Current knowledge on anterior cruciate ligament (ACL) injury mechanisms in male football players is limited.
- International journal of environmental research and public health
- Published about 3 years ago
Risky outdoor play has been associated with promoting children’s health and development, but also with injury and death. Risky outdoor play has diminished over time, concurrent with increasing concerns regarding child safety and emphasis on injury prevention. We sought to conduct a systematic review to examine the relationship between risky outdoor play and health in children, in order to inform the debate regarding its benefits and harms. We identified and evaluated 21 relevant papers for quality using the GRADE framework. Included articles addressed the effect on health indicators and behaviours from three types of risky play, as well as risky play supportive environments. The systematic review revealed overall positive effects of risky outdoor play on a variety of health indicators and behaviours, most commonly physical activity, but also social health and behaviours, injuries, and aggression. The review indicated the need for additional “good quality” studies; however, we note that even in the face of the generally exclusionary systematic review process, our findings support the promotion of risky outdoor play for healthy child development. These positive results with the marked reduction in risky outdoor play opportunities in recent generations indicate the need to encourage action to support children’s risky outdoor play opportunities. Policy and practice precedents and recommendations for action are discussed.
Why do some hamstring and quadriceps strains take much longer to repair than others? Which injuries are more prone to recurrence? Intramuscular tendon injuries have received little attention as an element in ‘muscle strain’. In thigh muscles, such as rectus femoris and biceps femoris, the attached tendon extends for a significant distance within the muscle belly. While the pathology of most muscle injures occurs at a musculotendinous junction, at first glance the athlete appears to report pain within a muscle belly. In addition to the musculotendinous injury being a site of pathology, the intramuscular tendon itself is occasionally injured. These injuries have a variety of appearances on MRIs. There is some evidence that these injuries require a prolonged rehabilitation time and may have higher recurrence rates. Therefore, it is important to recognise the tendon component of a thigh ‘muscle strain’.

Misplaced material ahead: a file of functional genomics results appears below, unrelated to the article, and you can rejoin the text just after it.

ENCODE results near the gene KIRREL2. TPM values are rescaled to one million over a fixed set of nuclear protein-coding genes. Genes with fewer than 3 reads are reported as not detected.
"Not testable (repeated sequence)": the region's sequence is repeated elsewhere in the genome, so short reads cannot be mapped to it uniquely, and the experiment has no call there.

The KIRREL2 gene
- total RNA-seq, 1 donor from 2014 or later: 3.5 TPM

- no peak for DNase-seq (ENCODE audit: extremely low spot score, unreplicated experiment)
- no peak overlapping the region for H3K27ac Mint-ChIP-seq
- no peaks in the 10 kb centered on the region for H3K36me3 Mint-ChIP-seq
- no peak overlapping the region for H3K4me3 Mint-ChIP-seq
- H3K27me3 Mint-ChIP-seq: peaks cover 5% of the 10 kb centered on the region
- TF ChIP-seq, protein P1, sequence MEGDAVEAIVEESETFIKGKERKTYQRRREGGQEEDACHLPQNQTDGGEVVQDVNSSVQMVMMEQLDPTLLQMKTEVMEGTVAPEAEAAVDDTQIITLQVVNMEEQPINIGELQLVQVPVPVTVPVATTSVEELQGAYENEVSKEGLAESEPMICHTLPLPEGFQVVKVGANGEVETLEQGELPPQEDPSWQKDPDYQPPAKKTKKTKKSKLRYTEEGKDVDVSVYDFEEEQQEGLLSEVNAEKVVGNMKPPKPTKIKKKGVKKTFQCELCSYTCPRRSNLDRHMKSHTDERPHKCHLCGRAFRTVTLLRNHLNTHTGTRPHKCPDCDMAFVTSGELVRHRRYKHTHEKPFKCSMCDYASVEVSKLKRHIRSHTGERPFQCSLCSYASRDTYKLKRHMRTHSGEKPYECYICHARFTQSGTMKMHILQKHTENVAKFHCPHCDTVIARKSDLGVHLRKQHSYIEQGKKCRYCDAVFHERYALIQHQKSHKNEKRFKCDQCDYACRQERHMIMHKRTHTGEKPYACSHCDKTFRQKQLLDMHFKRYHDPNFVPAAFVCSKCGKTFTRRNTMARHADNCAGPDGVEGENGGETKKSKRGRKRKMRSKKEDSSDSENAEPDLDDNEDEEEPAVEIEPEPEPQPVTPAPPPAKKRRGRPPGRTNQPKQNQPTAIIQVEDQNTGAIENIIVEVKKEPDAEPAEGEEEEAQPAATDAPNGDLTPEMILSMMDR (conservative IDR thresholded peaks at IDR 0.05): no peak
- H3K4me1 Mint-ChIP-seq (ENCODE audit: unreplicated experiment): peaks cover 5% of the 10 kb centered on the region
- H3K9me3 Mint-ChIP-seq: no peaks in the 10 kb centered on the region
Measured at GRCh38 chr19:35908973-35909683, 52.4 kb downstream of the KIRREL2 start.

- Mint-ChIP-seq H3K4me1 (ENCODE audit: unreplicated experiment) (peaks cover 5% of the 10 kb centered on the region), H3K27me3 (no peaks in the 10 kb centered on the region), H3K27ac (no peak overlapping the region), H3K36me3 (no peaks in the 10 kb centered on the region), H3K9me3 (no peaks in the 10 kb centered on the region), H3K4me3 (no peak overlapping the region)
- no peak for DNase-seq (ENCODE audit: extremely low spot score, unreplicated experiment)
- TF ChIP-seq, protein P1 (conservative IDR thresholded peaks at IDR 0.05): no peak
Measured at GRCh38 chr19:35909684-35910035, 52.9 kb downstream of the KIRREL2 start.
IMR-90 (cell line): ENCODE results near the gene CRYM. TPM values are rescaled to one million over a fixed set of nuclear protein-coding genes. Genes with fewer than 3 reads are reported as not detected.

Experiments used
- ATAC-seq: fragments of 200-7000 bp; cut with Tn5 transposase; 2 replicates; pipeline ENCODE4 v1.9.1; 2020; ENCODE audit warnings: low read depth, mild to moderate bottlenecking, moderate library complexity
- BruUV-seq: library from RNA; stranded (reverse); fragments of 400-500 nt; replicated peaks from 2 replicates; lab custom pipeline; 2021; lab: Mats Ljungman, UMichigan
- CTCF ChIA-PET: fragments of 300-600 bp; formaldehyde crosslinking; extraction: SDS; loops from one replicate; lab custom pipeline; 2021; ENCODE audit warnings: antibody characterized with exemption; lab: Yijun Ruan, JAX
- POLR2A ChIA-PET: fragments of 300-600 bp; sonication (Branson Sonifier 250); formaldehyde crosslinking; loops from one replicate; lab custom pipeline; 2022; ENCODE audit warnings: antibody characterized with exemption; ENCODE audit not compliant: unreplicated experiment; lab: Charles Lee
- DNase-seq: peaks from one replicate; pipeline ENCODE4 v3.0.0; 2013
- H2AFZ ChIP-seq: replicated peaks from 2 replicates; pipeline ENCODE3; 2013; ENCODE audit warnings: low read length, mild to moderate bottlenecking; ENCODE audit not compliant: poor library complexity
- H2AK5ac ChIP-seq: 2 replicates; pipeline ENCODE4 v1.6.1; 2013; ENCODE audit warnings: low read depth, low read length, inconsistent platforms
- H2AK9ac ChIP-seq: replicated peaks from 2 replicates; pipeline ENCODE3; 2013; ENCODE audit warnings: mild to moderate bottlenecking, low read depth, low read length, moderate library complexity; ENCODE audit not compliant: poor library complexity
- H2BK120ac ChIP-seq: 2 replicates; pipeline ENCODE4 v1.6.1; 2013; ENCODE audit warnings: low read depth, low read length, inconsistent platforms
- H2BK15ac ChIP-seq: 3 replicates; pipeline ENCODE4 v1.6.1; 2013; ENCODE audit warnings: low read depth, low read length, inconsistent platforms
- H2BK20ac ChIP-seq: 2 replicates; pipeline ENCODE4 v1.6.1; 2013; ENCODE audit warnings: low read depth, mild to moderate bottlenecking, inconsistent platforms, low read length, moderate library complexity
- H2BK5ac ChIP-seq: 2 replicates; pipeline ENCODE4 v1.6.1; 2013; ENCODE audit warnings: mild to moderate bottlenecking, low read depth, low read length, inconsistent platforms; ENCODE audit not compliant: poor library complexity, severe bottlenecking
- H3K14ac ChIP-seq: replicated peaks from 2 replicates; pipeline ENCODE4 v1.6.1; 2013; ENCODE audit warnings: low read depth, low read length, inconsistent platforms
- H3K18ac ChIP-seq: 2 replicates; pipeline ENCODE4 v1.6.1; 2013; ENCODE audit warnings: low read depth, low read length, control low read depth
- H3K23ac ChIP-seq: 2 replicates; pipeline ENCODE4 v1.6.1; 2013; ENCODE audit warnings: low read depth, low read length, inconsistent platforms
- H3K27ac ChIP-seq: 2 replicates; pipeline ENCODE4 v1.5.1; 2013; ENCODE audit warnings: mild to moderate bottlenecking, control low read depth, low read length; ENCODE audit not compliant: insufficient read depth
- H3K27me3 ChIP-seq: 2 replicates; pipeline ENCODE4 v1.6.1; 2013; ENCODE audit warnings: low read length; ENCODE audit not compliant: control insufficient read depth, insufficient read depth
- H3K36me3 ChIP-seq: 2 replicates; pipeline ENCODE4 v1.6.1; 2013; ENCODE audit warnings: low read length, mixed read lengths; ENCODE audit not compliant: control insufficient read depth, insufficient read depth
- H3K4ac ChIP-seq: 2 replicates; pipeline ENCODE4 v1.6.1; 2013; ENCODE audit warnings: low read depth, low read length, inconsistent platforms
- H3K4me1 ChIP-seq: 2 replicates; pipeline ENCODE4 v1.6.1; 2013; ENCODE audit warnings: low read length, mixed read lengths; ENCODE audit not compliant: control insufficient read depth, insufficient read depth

- The Journal of sports medicine and physical fitness
- Published over 4 years ago
Aim: The purpose of this study was to clarify training-related risk factors for overuse injuries. Methods: This was twelve-month retrospective study which was done by self-reported postal questionnaire. The study group consisted of 446 men and women top-level Finnish athletes representing three different endurance sports (cross-country skiing, swimming, long-distance running) between the ages of 15-35. Self-reported anthropometric and training-related variables (such as starting age of training, years of active training, hours trained yearly, competition hours and weekly resting days) and occurrence of overuse injuries. Results: Athletes with less than 2 rest days per week during the training season had 5.2-fold risk (95% confidence intervals [CI] 1.89-14.06, P=0.001) for an overuse injury, and athletes who trained more than 700 hours during a year had 2.1-fold risk (95% CI 1.21-3.61, P=0.008) for an overuse injury compared to the others. Athletes who reported a tendon injury were on average two years older than athletes without such an injury (P<0.001). Conclusion: We found that low number of recovery days and a high amount of training are training-related risk factors for overuse injuries in top-level endurance athletes. The higher number of tendon overuse injuries in older than younger athletes may indicate that age-related degeneration plays an important role in the etiology of tendon injuries. These findings should be taken into account when planning exercise programs for endurance athletes.
In the United States over 1.7 million cases of traumatic brain injury are reported yearly, but predictive correlation of cellular injury to impact tissue strain is still lacking, particularly for neuronal injury resulting from compression. Given the prevalence of compressive deformations in most blunt head trauma, this information is critically important for the development of future mitigation and diagnosis strategies. Using a 3D in vitro neuronal compression model, we investigated the role of impact strain and strain rate on neuronal lifetime, viability, and pathomorphology. We find that strain magnitude and rate have profound, yet distinctively different effects on the injury pathology. While strain magnitude affects the time of neuronal death, strain rate influences the pathomorphology and extent of population injury. Cellular injury is not initiated through localized deformation of the cytoskeleton but rather driven by excess strain on the entire cell. Furthermore we find that, mechanoporation, one of the key pathological trigger mechanisms in stretch and shear neuronal injuries, was not observed under compression.